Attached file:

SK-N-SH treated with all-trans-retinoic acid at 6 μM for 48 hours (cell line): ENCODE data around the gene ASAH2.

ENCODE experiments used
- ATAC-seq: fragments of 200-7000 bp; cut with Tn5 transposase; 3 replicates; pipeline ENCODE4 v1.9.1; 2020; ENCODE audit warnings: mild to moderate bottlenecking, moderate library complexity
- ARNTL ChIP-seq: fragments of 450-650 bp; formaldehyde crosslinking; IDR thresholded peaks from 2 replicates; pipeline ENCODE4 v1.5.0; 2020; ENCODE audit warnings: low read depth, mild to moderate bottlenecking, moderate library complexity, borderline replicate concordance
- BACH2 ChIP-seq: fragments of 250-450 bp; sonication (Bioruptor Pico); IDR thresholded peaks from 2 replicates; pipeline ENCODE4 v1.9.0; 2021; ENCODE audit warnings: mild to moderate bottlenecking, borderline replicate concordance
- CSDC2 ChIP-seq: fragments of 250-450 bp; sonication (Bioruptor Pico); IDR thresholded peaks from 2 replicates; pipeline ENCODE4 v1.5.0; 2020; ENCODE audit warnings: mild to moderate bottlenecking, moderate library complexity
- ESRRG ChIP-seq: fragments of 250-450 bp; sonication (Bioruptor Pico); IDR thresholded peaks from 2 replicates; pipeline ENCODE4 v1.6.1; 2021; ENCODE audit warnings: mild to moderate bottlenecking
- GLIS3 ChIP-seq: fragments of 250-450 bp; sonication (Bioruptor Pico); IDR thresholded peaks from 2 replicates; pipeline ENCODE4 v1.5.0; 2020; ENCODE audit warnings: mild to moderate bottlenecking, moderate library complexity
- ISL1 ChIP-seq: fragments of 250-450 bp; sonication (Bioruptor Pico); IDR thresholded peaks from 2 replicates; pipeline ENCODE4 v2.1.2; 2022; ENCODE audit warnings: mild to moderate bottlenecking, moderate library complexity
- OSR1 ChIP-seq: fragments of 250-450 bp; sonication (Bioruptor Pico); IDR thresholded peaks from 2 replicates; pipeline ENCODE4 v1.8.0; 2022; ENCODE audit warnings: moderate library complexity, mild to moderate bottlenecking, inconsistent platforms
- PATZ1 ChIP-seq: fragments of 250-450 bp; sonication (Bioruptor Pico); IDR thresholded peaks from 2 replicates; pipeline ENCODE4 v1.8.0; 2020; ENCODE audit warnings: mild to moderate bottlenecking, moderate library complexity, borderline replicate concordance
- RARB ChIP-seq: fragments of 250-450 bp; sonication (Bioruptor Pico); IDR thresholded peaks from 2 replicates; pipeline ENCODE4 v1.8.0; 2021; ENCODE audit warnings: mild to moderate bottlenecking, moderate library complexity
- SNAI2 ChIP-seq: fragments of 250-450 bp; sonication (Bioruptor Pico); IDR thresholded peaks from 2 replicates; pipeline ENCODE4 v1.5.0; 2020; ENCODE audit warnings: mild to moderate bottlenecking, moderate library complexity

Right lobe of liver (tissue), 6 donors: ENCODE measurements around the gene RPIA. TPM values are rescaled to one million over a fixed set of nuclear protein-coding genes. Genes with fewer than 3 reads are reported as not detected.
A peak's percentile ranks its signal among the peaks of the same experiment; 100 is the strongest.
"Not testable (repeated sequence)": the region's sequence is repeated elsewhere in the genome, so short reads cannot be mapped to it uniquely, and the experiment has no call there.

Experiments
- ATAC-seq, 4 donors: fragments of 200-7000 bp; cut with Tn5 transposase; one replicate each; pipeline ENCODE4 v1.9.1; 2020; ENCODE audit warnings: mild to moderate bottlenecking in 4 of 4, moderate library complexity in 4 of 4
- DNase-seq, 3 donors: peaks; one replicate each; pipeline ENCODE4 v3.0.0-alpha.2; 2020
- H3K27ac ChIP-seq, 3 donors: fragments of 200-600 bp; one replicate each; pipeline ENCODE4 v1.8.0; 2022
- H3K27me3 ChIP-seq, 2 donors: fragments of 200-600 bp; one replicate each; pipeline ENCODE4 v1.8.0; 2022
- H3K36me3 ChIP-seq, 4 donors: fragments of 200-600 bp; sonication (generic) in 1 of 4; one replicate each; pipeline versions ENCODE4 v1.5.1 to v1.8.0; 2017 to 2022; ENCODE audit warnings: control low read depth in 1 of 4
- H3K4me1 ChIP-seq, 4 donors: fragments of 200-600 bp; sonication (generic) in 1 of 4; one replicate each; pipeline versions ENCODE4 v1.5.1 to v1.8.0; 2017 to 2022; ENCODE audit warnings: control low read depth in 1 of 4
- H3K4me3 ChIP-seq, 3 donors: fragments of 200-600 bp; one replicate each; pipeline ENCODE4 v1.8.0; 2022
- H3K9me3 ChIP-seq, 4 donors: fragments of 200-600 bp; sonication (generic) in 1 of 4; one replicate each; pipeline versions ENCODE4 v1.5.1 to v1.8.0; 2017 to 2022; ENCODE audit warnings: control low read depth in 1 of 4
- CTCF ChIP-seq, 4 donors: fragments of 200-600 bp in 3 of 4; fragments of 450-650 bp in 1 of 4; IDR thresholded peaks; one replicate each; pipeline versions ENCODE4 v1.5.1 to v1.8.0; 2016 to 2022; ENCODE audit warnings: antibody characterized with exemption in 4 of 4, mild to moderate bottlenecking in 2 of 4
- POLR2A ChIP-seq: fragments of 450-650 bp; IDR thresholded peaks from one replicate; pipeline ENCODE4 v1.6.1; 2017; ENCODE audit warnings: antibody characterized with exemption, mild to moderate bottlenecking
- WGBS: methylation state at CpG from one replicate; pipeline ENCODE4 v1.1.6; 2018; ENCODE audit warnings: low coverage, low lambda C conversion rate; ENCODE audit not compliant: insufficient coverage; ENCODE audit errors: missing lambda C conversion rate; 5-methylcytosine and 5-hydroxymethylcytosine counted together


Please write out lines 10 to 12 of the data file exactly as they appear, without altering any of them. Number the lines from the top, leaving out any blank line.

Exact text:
- OSR1 ChIP-seq: fragments of 250-450 bp; sonication (Bioruptor Pico); IDR thresholded peaks from 2 replicates; pipeline ENCODE4 v1.8.0; 2022; ENCODE audit warnings: moderate library complexity, mild to moderate bottlenecking, inconsistent platforms
- PATZ1 ChIP-seq: fragments of 250-450 bp; sonication (Bioruptor Pico); IDR thresholded peaks from 2 replicates; pipeline ENCODE4 v1.8.0; 2020; ENCODE audit warnings: mild to moderate bottlenecking, moderate library complexity, borderline replicate concordance
- RARB ChIP-seq: fragments of 250-450 bp; sonication (Bioruptor Pico); IDR thresholded peaks from 2 replicates; pipeline ENCODE4 v1.8.0; 2021; ENCODE audit warnings: mild to moderate bottlenecking, moderate library complexity